Wednesday, 15 June 2005
Joe Higgins (Dublin West, Socialist Party)
Recent months have shown labour laws to be pathetically inadequate in vindicating the rights and entitlements of workers in this State. Incredibly yesterday, the High Court said the law prohibits the Minister for Enterprise, Trade and Employment from publishing the report of the labour inspectorate into the vicious regime of exploitation by Gama Construction on its sites. Is the Tánaiste incredulous that the labour laws allow ruthless exploiters of workers, whether Irish or migrant workers, to hide behind the courts and the laws of this land in having shameful truths suppressed?
It is now clear from not only this but from many examples that vulnerable workers suffering low pay and or oppressive working conditions have no hope of a speedy vindication of their rights from current laws, which favour ruthless bosses who can buy the most expensive lawyers in town, hired guns, and in the meantime intimidate, sack or otherwise silence employees seeking their rights. The industrial relations machinery is totally inadequate to deal with that. Workers are being increasingly forced to find other ways.
Workers at Global Mobile Vision, with serious allegations of wages paid late, harassment and bullying, approach the Independent section of the Technical Group, including Deputy Finian McGrath and myself, to try to expedite a solution.
A major multinational, General Electric, a partner of Gama, in Clonshaugh in north Dublin, sets up puppet companies so that it can set about a legal swindle to compel the IDA to pay it millions of euro for land belonging to the Irish people. It uses the proceeds of this sale to finance its puppet, Diamond Innovations, to force a redundancy deal on 50 workers, whom it bullies and pressurises into accepting, so it can replace them with cheap labour for its industrial diamond enterprises. What does the Minister, Deputy Martin, and the Government do? They rubberstamp this shameful deal.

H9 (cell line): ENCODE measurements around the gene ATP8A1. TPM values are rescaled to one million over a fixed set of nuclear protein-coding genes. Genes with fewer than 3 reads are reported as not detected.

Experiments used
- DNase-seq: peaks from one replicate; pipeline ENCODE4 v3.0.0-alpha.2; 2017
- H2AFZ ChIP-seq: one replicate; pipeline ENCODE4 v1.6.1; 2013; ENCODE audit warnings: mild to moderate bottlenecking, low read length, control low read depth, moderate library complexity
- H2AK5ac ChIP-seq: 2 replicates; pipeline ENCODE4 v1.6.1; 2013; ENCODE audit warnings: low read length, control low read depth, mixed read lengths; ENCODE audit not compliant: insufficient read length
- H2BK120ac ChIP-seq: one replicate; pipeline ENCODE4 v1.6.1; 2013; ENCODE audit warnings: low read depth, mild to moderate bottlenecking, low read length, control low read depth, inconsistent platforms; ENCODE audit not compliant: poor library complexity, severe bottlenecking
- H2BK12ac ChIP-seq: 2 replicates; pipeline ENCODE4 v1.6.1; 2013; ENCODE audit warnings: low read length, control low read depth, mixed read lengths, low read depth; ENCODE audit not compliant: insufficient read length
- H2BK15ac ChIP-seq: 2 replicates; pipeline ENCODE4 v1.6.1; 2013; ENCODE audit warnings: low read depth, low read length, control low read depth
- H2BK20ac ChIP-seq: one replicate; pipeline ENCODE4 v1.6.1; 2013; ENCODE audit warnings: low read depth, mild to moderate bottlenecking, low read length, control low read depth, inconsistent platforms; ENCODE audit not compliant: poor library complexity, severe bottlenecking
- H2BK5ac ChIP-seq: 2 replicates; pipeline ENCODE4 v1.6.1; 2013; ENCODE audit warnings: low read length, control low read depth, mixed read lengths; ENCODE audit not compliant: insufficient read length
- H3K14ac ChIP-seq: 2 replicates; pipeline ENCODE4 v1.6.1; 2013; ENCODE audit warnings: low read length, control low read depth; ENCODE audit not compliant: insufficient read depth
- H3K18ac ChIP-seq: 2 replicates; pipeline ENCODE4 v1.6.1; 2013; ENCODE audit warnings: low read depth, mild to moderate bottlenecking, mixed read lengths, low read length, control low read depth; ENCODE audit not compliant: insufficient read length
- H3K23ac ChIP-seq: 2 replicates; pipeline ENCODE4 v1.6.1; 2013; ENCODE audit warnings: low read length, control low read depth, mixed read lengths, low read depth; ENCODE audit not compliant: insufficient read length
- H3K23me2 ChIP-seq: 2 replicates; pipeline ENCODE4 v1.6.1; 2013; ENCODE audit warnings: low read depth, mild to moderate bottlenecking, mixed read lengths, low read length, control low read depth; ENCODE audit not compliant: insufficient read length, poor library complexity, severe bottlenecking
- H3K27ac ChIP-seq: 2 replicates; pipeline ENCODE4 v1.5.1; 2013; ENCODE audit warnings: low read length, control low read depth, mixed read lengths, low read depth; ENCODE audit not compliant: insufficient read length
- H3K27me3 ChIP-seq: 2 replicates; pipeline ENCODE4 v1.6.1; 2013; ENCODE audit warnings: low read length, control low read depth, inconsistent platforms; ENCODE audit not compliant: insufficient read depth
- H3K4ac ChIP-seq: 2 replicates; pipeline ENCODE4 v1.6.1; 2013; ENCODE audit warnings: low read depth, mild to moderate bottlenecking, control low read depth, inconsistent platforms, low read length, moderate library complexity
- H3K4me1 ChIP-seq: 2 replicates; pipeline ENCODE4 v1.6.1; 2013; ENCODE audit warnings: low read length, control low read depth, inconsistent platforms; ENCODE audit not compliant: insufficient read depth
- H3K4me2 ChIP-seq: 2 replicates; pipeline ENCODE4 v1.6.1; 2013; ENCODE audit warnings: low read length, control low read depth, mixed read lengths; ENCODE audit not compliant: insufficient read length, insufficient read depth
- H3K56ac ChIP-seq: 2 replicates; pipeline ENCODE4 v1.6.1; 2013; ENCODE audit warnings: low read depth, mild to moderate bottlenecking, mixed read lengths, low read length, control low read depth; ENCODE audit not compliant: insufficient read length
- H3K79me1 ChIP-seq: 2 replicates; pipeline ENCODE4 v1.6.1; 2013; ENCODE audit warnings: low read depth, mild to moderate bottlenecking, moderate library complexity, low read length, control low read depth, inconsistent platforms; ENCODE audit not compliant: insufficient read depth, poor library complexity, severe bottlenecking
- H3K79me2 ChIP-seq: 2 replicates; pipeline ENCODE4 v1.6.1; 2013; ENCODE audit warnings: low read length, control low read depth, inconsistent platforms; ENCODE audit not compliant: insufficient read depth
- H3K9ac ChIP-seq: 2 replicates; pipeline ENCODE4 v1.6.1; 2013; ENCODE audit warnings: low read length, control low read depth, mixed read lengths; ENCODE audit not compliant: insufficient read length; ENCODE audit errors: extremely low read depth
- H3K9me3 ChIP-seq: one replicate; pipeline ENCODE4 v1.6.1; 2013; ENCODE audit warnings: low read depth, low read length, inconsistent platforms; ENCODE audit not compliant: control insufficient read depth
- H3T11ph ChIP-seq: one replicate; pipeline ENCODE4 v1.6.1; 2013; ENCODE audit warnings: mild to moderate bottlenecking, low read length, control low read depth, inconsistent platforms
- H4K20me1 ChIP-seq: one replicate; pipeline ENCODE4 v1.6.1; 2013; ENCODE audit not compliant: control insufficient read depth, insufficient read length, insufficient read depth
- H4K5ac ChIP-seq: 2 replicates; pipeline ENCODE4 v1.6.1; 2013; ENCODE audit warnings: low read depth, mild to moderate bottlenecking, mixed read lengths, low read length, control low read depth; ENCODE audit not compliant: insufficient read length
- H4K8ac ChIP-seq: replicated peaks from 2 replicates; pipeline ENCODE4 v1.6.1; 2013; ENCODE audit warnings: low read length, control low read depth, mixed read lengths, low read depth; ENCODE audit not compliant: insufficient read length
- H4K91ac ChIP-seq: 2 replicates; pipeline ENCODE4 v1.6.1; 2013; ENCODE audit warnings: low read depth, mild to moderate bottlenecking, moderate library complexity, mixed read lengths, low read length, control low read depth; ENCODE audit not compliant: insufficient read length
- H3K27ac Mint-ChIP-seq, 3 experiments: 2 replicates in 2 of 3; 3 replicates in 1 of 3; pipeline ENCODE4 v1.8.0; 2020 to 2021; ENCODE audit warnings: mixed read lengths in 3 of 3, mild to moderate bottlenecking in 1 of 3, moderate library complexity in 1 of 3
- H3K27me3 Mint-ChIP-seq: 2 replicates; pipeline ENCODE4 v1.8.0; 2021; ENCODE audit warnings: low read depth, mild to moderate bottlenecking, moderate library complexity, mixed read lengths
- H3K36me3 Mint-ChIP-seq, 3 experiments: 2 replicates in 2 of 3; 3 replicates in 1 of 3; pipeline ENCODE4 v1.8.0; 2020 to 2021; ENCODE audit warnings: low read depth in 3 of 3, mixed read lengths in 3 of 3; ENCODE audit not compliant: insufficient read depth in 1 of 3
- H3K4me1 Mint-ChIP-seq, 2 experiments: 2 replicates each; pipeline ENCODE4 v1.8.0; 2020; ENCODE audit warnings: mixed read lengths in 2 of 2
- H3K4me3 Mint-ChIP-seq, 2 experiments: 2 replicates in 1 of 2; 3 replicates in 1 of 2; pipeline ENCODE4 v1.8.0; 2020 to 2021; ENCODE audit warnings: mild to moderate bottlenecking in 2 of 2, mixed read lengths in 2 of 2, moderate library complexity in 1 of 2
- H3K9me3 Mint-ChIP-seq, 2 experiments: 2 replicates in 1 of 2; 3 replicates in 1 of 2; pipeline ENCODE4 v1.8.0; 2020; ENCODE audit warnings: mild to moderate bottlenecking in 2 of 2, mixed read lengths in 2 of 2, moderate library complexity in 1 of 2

This neo-liberal jungle is heavily promoted by the Progressive Democrats and the Tánaiste but is inimical to workers. Will we have a speedy amendment to allow reports of shameful exploitation by the inspectors or otherwise to be published for the Irish people? More radically, will we have legislation providing a mechanism where ordinary workers can detail abuses they are suffering and enable them to get immediate redress, within a week or two, as speedily as the bosses can get their injunctions in the High Court for which they can well afford to pay? What is the Tánaiste's response to the urgent increasing need of Irish workers?